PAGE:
A (possibly) decent ethical investment decision

Rio Tinto, one of Britain\’s most blue-chip corporate names, has been thrown out of a sovereign wealth fund\’s investment portfolio for potentially subjecting it to "grossly unethical conduct" through its involvement in the world\’s biggest gold mine.

Norway\’s finance minister, Kirsten Halvorsen, said yesterday that it was selling off the £500m stake held in Rio Tinto by its Government Pension Fund-Global, commonly known as the "oil fund".

They\’re flogging off the stake because of an involvement in a mine in Indonesia.

OK, fair enough, their money etc.

It\’s just that I don\’t really buy into the super-cycle theory of commodity prices. If I were dabbling in the market (which I\’m not) I\’d be getting out of mining stocks myself anyway. Things which can\’t go on for ever, like ever rising commodity prices, don\’t go on for ever.

So we might actually be seeing an ethical investment decision which makes good sense for entirely non-ethical reasons.

4 thoughts on “A (possibly) decent ethical investment decision”

  1. Well it’s probably not a great plan to put your oil fund money into commodity stocks – why not leave it in the ground? I suppose it diversifies within commodities, but it increases risks.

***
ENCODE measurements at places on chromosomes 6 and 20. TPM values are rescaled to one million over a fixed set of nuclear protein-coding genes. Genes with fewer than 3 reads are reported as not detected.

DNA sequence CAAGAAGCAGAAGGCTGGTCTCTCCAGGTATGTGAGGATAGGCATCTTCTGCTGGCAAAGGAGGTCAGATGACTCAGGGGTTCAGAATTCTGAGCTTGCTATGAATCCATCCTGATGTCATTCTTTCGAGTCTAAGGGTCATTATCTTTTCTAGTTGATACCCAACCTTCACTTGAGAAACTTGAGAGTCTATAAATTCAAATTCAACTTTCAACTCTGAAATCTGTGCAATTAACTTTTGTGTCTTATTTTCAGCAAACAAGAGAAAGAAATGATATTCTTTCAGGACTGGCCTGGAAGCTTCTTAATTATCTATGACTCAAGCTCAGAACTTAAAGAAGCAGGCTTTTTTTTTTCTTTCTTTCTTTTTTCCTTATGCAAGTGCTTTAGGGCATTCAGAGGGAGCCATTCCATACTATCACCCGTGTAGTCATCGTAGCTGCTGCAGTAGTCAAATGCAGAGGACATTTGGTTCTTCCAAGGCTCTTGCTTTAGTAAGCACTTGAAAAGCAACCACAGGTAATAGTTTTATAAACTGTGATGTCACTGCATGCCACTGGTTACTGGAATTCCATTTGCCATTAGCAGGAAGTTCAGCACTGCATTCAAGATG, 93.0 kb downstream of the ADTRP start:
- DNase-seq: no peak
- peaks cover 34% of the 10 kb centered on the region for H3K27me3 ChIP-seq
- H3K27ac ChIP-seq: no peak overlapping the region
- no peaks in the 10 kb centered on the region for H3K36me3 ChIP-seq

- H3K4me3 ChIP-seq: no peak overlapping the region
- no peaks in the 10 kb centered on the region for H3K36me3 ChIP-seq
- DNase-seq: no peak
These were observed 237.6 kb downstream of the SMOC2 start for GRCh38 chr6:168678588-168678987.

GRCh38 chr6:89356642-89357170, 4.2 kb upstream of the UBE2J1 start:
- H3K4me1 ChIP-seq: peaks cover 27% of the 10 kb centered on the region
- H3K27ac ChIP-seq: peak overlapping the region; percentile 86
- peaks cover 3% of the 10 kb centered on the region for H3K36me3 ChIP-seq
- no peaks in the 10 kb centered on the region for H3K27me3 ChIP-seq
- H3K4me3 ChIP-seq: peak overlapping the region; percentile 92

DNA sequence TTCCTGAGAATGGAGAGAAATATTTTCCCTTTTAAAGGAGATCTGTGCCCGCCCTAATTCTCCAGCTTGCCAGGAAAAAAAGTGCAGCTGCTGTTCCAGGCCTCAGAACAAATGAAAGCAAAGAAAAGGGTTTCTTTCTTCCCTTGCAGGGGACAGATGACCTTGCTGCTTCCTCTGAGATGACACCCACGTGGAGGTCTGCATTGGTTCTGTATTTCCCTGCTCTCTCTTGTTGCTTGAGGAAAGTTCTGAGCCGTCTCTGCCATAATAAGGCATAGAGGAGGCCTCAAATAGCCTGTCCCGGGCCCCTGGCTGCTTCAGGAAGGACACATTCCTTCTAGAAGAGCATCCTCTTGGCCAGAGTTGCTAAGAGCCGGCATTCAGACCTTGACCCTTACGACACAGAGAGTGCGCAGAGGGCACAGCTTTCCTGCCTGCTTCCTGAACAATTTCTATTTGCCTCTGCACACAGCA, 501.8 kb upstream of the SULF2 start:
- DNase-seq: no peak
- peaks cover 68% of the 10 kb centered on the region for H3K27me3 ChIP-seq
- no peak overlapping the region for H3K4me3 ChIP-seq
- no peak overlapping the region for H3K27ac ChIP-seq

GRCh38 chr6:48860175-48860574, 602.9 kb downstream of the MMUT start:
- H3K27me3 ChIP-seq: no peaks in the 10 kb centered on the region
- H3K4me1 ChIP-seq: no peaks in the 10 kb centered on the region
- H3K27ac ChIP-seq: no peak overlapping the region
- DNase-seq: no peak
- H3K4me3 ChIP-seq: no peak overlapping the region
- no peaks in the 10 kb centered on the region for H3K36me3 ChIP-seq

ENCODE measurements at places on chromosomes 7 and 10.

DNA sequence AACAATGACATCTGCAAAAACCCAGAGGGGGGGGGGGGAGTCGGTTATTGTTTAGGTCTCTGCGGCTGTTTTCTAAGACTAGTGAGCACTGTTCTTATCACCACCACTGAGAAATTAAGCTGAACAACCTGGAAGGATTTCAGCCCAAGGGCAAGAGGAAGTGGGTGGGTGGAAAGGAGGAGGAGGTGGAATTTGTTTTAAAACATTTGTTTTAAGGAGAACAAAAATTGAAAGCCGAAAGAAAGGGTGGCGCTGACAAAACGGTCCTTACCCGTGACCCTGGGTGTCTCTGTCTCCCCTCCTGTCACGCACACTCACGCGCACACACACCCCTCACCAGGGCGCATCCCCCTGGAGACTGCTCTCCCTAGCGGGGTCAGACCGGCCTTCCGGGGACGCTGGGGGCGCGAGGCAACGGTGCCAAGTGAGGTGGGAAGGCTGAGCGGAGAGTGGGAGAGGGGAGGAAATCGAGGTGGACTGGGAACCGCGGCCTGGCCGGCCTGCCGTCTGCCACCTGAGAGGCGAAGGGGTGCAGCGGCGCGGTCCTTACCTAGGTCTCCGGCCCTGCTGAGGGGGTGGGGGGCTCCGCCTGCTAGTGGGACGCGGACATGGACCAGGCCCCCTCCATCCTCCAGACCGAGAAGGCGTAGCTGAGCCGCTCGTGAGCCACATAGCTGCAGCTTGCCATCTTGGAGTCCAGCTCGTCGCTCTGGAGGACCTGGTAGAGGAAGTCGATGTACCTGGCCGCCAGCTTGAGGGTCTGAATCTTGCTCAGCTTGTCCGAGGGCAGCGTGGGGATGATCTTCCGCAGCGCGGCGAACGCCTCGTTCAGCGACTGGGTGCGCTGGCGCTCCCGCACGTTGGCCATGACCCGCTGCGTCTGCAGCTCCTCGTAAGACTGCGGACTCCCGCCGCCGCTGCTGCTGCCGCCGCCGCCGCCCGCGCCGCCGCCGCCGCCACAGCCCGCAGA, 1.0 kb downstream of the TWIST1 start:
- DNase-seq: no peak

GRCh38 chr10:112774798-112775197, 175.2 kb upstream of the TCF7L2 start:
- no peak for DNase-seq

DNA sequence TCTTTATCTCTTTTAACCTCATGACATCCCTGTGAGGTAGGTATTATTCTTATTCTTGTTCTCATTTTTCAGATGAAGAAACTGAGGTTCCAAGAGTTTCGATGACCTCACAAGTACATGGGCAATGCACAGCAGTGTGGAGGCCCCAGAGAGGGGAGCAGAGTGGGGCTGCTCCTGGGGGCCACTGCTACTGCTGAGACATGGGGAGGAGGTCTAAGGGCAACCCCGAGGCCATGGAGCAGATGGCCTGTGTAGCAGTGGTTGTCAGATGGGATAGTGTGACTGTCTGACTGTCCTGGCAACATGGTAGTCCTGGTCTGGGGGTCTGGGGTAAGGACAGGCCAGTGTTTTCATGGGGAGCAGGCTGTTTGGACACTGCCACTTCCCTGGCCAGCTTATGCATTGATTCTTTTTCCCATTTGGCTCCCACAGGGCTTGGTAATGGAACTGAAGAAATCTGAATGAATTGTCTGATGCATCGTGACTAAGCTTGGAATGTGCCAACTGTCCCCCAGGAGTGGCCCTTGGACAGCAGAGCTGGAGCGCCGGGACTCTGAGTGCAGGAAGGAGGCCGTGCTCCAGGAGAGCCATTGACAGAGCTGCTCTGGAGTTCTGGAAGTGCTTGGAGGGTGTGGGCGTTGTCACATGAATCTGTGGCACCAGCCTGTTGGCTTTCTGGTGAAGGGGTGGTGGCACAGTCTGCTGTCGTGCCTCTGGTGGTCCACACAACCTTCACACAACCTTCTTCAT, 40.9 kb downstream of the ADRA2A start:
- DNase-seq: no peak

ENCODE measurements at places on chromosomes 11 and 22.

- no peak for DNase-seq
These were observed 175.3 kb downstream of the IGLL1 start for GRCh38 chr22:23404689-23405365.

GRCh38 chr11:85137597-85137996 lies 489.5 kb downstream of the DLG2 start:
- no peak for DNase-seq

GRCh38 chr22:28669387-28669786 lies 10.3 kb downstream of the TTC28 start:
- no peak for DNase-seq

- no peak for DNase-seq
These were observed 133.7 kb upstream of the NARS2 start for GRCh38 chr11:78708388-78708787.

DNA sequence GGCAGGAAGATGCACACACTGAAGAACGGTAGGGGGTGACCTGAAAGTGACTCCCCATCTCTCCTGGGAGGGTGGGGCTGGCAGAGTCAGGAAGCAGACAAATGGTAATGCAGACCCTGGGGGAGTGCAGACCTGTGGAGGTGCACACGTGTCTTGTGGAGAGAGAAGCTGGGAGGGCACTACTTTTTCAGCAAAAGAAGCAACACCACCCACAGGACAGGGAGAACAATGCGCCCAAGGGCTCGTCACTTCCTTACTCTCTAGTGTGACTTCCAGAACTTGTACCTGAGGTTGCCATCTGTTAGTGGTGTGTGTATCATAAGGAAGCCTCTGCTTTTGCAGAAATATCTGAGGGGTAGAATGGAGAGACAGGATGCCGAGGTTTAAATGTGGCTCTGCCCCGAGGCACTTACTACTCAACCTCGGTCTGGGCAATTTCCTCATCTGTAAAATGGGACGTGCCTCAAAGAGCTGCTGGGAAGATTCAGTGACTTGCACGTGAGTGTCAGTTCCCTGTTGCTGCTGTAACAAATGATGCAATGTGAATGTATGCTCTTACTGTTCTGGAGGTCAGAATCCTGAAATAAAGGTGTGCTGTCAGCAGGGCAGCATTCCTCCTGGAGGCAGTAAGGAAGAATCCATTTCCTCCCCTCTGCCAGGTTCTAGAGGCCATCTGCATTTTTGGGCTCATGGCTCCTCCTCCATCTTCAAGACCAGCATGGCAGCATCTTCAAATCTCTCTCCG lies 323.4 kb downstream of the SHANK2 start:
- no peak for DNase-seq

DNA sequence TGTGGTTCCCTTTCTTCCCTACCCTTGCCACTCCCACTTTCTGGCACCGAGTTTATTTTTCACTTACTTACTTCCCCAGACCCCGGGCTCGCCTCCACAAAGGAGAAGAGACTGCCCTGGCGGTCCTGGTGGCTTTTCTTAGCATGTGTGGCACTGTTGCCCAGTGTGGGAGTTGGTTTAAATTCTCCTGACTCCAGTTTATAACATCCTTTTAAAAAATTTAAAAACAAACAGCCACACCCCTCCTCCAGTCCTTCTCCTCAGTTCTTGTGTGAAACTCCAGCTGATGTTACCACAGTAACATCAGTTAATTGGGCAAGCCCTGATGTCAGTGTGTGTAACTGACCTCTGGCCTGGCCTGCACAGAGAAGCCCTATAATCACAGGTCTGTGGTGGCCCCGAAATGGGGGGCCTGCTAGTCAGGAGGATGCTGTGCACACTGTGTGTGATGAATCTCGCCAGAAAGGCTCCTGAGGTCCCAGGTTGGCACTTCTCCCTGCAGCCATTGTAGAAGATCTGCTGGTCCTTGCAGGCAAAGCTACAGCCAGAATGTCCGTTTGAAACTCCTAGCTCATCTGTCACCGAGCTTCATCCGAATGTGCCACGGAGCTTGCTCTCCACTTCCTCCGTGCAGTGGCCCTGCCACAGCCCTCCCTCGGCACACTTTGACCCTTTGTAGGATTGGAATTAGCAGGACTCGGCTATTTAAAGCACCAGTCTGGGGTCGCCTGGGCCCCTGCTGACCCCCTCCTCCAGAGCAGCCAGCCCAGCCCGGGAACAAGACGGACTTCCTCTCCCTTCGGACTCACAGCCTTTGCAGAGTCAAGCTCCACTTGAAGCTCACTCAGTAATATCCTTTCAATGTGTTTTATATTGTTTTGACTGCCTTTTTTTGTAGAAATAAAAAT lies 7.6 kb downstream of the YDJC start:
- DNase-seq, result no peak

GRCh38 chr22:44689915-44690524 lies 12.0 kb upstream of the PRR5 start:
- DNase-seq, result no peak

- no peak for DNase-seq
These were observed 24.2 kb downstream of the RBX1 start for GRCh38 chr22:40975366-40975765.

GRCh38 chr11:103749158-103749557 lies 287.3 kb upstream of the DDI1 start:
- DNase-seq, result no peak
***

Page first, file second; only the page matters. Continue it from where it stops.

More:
2. They’re flogging off the stake because of an involvement in a mine in Indonesia.

    I wonder how the ethics of the Shtokman project, of which StatoilHydro (i.e. the Norwegian government) is a major partner, will play out.

  3. There is also the political risk issue. Sky high commodity prices have led to an increase in expropriation of the assets or the profits of many oil and other companies. (See windfall tax).

    My only question is why tell the market first?

  4. It didn’t really – the ethics board proposed the sale in February or something like that and the sale was announced today. But in any case how would you sell £500m of shares in secret?

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